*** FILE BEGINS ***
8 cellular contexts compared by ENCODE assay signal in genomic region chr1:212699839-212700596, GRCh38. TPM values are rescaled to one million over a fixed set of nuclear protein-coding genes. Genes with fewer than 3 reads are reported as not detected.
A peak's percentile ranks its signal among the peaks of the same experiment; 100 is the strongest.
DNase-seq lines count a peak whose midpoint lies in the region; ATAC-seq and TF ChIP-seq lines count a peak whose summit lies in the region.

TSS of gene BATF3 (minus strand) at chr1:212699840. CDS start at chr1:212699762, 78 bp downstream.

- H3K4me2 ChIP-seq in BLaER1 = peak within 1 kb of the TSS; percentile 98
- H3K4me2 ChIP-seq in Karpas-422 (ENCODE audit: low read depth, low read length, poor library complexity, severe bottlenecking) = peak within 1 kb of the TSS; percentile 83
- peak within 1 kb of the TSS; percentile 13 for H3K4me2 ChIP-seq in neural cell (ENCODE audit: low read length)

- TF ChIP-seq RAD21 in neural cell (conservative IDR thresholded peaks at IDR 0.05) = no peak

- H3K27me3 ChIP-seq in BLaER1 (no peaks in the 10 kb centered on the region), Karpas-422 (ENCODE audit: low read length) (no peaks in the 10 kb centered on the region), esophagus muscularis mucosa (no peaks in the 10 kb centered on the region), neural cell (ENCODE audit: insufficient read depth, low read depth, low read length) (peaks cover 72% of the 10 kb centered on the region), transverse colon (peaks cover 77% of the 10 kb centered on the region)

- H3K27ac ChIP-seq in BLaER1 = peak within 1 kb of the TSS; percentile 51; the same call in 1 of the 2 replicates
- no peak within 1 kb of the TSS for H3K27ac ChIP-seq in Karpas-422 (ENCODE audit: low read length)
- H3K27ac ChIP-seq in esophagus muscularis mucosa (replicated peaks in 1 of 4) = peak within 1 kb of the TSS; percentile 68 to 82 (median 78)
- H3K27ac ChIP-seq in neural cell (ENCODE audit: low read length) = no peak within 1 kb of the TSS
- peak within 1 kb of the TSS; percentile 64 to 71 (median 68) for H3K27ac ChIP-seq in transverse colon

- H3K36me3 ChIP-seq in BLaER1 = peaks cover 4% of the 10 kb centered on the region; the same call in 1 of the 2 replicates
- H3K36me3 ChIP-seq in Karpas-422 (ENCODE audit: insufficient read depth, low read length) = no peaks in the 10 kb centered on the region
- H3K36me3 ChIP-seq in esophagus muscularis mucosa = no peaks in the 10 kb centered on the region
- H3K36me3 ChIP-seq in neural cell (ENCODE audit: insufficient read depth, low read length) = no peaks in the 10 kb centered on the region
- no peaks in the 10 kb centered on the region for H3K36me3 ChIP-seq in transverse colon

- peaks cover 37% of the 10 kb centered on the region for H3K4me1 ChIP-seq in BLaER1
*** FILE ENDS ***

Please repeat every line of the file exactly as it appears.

8 cellular contexts compared by ENCODE assay signal in genomic region chr1:212699839-212700596, GRCh38. TPM values are rescaled to one million over a fixed set of nuclear protein-coding genes. Genes with fewer than 3 reads are reported as not detected.
A peak's percentile ranks its signal among the peaks of the same experiment; 100 is the strongest.
DNase-seq lines count a peak whose midpoint lies in the region; ATAC-seq and TF ChIP-seq lines count a peak whose summit lies in the region.

TSS of gene BATF3 (minus strand) at chr1:212699840. CDS start at chr1:212699762, 78 bp downstream.

- H3K4me2 ChIP-seq in BLaER1 = peak within 1 kb of the TSS; percentile 98
- H3K4me2 ChIP-seq in Karpas-422 (ENCODE audit: low read depth, low read length, poor library complexity, severe bottlenecking) = peak within 1 kb of the TSS; percentile 83
- peak within 1 kb of the TSS; percentile 13 for H3K4me2 ChIP-seq in neural cell (ENCODE audit: low read length)

- TF ChIP-seq RAD21 in neural cell (conservative IDR thresholded peaks at IDR 0.05) = no peak

- H3K27me3 ChIP-seq in BLaER1 (no peaks in the 10 kb centered on the region), Karpas-422 (ENCODE audit: low read length) (no peaks in the 10 kb centered on the region), esophagus muscularis mucosa (no peaks in the 10 kb centered on the region), neural cell (ENCODE audit: insufficient read depth, low read depth, low read length) (peaks cover 72% of the 10 kb centered on the region), transverse colon (peaks cover 77% of the 10 kb centered on the region)

- H3K27ac ChIP-seq in BLaER1 = peak within 1 kb of the TSS; percentile 51; the same call in 1 of the 2 replicates
- no peak within 1 kb of the TSS for H3K27ac ChIP-seq in Karpas-422 (ENCODE audit: low read length)
- H3K27ac ChIP-seq in esophagus muscularis mucosa (replicated peaks in 1 of 4) = peak within 1 kb of the TSS; percentile 68 to 82 (median 78)
- H3K27ac ChIP-seq in neural cell (ENCODE audit: low read length) = no peak within 1 kb of the TSS
- peak within 1 kb of the TSS; percentile 64 to 71 (median 68) for H3K27ac ChIP-seq in transverse colon

- H3K36me3 ChIP-seq in BLaER1 = peaks cover 4% of the 10 kb centered on the region; the same call in 1 of the 2 replicates
- H3K36me3 ChIP-seq in Karpas-422 (ENCODE audit: insufficient read depth, low read length) = no peaks in the 10 kb centered on the region
- H3K36me3 ChIP-seq in esophagus muscularis mucosa = no peaks in the 10 kb centered on the region
- H3K36me3 ChIP-seq in neural cell (ENCODE audit: insufficient read depth, low read length) = no peaks in the 10 kb centered on the region
- no peaks in the 10 kb centered on the region for H3K36me3 ChIP-seq in transverse colon

- peaks cover 37% of the 10 kb centered on the region for H3K4me1 ChIP-seq in BLaER1